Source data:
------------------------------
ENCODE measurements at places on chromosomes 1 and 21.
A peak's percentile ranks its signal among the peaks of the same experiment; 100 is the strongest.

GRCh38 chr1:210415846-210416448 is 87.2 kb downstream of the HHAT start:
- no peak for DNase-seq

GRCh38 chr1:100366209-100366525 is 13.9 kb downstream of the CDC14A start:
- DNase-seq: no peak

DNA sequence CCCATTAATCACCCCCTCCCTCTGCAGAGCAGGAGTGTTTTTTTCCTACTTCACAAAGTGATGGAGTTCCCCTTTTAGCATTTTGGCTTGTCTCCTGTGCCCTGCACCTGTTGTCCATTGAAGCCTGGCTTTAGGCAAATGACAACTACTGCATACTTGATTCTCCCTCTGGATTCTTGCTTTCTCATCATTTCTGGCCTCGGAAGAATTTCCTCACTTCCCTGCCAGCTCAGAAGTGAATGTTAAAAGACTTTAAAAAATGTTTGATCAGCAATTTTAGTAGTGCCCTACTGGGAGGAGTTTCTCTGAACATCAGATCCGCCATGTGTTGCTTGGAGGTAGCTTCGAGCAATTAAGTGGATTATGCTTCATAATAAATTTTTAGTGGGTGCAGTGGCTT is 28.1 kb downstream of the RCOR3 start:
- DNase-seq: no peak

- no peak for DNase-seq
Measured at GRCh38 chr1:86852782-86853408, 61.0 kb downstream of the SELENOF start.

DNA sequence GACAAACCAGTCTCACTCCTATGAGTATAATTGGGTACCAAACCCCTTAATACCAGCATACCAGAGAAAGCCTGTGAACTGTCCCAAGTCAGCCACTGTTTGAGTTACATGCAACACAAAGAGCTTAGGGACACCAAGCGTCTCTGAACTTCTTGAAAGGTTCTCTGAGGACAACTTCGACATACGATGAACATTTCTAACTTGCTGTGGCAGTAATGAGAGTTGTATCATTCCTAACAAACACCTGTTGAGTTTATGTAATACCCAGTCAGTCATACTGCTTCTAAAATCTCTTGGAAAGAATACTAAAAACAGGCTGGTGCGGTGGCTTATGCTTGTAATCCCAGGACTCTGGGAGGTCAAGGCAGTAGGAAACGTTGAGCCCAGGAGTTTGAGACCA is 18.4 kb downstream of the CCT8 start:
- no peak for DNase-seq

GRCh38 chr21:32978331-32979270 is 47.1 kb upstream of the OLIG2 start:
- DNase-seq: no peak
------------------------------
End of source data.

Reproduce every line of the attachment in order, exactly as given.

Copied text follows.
ENCODE measurements at places on chromosomes 1 and 21.
A peak's percentile ranks its signal among the peaks of the same experiment; 100 is the strongest.

GRCh38 chr1:210415846-210416448 is 87.2 kb downstream of the HHAT start:
- no peak for DNase-seq

GRCh38 chr1:100366209-100366525 is 13.9 kb downstream of the CDC14A start:
- DNase-seq: no peak

DNA sequence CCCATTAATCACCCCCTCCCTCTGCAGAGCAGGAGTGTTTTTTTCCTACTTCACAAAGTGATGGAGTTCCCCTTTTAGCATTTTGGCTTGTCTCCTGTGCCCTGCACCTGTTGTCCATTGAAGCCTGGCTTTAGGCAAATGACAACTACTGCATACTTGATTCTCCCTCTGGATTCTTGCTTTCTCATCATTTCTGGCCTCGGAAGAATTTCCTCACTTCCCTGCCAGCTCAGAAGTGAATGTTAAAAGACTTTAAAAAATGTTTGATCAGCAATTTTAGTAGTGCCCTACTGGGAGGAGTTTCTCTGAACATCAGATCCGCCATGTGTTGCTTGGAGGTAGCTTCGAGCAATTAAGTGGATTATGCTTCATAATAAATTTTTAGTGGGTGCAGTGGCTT is 28.1 kb downstream of the RCOR3 start:
- DNase-seq: no peak

- no peak for DNase-seq
Measured at GRCh38 chr1:86852782-86853408, 61.0 kb downstream of the SELENOF start.

DNA sequence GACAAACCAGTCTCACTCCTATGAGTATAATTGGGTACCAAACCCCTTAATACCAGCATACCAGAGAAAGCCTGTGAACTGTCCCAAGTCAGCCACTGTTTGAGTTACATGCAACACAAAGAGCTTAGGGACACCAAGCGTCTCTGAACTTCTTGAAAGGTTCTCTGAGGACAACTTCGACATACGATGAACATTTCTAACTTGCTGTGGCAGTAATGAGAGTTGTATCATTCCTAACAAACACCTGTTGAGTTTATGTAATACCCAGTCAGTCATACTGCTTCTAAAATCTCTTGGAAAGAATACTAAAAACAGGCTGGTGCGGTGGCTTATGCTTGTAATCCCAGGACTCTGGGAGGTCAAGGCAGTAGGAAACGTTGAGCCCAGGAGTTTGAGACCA is 18.4 kb downstream of the CCT8 start:
- no peak for DNase-seq

GRCh38 chr21:32978331-32979270 is 47.1 kb upstream of the OLIG2 start:
- DNase-seq: no peak